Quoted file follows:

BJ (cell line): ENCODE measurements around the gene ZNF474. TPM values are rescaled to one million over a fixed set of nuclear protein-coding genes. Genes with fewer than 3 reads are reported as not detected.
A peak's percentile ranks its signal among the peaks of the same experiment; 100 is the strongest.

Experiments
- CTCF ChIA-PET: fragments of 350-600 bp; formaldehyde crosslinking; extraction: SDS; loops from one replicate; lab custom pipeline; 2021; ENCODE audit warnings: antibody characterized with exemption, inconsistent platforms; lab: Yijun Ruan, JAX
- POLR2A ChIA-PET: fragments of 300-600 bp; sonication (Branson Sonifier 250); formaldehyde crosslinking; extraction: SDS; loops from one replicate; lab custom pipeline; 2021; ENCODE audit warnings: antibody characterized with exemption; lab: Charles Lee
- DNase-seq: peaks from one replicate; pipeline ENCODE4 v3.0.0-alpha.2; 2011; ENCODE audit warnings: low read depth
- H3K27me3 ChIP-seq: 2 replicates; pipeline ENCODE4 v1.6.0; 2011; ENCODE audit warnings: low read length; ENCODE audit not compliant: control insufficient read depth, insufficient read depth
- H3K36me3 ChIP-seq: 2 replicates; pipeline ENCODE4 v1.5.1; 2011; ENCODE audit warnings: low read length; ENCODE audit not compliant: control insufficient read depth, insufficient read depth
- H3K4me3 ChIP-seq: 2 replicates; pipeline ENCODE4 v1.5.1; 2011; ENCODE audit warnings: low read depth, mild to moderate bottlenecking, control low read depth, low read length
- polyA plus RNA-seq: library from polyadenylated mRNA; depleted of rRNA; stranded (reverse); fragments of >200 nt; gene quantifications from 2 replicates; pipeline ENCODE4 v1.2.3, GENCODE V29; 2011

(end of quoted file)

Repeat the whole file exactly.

BJ (cell line): ENCODE measurements around the gene ZNF474. TPM values are rescaled to one million over a fixed set of nuclear protein-coding genes. Genes with fewer than 3 reads are reported as not detected.
A peak's percentile ranks its signal among the peaks of the same experiment; 100 is the strongest.

Experiments
- CTCF ChIA-PET: fragments of 350-600 bp; formaldehyde crosslinking; extraction: SDS; loops from one replicate; lab custom pipeline; 2021; ENCODE audit warnings: antibody characterized with exemption, inconsistent platforms; lab: Yijun Ruan, JAX
- POLR2A ChIA-PET: fragments of 300-600 bp; sonication (Branson Sonifier 250); formaldehyde crosslinking; extraction: SDS; loops from one replicate; lab custom pipeline; 2021; ENCODE audit warnings: antibody characterized with exemption; lab: Charles Lee
- DNase-seq: peaks from one replicate; pipeline ENCODE4 v3.0.0-alpha.2; 2011; ENCODE audit warnings: low read depth
- H3K27me3 ChIP-seq: 2 replicates; pipeline ENCODE4 v1.6.0; 2011; ENCODE audit warnings: low read length; ENCODE audit not compliant: control insufficient read depth, insufficient read depth
- H3K36me3 ChIP-seq: 2 replicates; pipeline ENCODE4 v1.5.1; 2011; ENCODE audit warnings: low read length; ENCODE audit not compliant: control insufficient read depth, insufficient read depth
- H3K4me3 ChIP-seq: 2 replicates; pipeline ENCODE4 v1.5.1; 2011; ENCODE audit warnings: low read depth, mild to moderate bottlenecking, control low read depth, low read length
- polyA plus RNA-seq: library from polyadenylated mRNA; depleted of rRNA; stranded (reverse); fragments of >200 nt; gene quantifications from 2 replicates; pipeline ENCODE4 v1.2.3, GENCODE V29; 2011